How long does "30 pulses" take? 30 seconds? 30 minutes? Three hours? What specific type of hemangioma does my daughter have? superficial? mixed? I have heard these terms, but she didn't call it anything specific. How long will the anesthesia last? Will this be done at her office or will she have to go to the peds unit of the hospital? What are the possible side effects of the anesthesia? Will she be in pain after the laser treatments?

I'm sure I'll think of a million more. For now, I am thrilled that we are going to treat this thing, if not slightly disappointed that we can't treat it sooner than late November. Was hoping those first holiday pics might be Hemangioma-Free! But I definitely want my daughter to be safe.

As I am sure is the case with any medical issue a parent faces with his or her child, my emotions are running the gamut, from fear for her eyesight and breathing, to anger that my baby isn't "perfect", to guilt for feeling the latter emotion, to overwhelming protectiveness from the comments and the constant questions from total strangers.





No one has really been rude yet, but I am already doing that thing where I over-explain it to everyone before they even ask, and then they look at me like I am a crazy person. That said, I have been surprised by how many people say things like, "Oh, I had one of those when I was a baby. They go away," or, "Oh my niece had one of those. She's two now and you can't even tell it was there." Just now, in fact, my assistant informed me that he had one in the exact spot that Hannah does. They surgically removed his and you totally can't tell it was ever there and no signs of a scar.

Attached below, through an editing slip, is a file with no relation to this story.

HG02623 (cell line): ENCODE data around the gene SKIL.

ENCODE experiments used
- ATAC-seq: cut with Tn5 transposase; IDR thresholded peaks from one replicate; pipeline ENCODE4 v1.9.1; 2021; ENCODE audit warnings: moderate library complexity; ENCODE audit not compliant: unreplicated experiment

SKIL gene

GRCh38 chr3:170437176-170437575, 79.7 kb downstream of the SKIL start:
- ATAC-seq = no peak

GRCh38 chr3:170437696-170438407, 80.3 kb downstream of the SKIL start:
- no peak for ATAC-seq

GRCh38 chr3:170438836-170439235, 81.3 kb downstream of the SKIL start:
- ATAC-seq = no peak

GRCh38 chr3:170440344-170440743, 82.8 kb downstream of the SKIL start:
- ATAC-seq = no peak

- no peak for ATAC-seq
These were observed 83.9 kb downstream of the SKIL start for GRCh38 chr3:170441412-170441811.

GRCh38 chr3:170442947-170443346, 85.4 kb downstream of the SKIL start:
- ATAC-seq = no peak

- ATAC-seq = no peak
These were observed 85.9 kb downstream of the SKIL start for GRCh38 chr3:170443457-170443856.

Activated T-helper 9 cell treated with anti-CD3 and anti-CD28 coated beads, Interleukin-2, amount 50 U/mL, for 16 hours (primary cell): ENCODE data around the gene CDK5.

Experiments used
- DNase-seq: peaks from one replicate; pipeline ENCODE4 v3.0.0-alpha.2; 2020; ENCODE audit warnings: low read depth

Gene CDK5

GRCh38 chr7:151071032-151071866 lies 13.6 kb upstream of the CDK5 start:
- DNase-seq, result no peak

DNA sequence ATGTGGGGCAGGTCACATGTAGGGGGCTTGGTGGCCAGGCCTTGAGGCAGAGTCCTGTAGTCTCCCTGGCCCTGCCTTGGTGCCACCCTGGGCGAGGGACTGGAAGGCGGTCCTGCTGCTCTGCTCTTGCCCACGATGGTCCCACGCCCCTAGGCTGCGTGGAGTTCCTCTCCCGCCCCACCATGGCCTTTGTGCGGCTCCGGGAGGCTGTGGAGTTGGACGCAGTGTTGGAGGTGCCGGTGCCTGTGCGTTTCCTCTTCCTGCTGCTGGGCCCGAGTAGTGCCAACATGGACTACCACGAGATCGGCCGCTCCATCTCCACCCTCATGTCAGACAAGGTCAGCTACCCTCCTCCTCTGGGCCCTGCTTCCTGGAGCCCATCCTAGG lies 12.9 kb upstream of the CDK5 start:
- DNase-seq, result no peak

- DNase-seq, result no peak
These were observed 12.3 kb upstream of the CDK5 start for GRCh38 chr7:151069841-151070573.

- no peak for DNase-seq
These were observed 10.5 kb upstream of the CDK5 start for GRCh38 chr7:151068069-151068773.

So now I have to wait an agonizing month and half before her first treatment. How much bigger will it get between now and then? How many more questions and comments will I have to address? Will I be able to get over my own vanity and take more pictures of my first and possibly only baby girl? This little mark is part of her story. It's how she was made. I'll never get these first months back, and I would like to spend them staring into my daughter's beautiful eyes and not at this stupid thing on her face.

Give me the wisdom.

Update 7/6/2012 - This is probably the worst that her hemangioma ever got:


Hemangioma at 1 year old.


This is Hannah Jane today:


Hemangioma at 2 1/2 years old.
I really think if you didn't know that she had a hemangioma that you wouldn't even see it now.  I am confident it will be completely gone by the time she is 5.  In hindsight, I wish that we had just done the steroids, and foregone the laser treatments.  That is what her hematologist advised us, but the plastic surgeon really pushed for laser treatments.  They were ineffective and were more for our own peace of mind than what was probably best for our child.  Oh well.  It is behind us now.  We did the best we could with the information we had available at the time.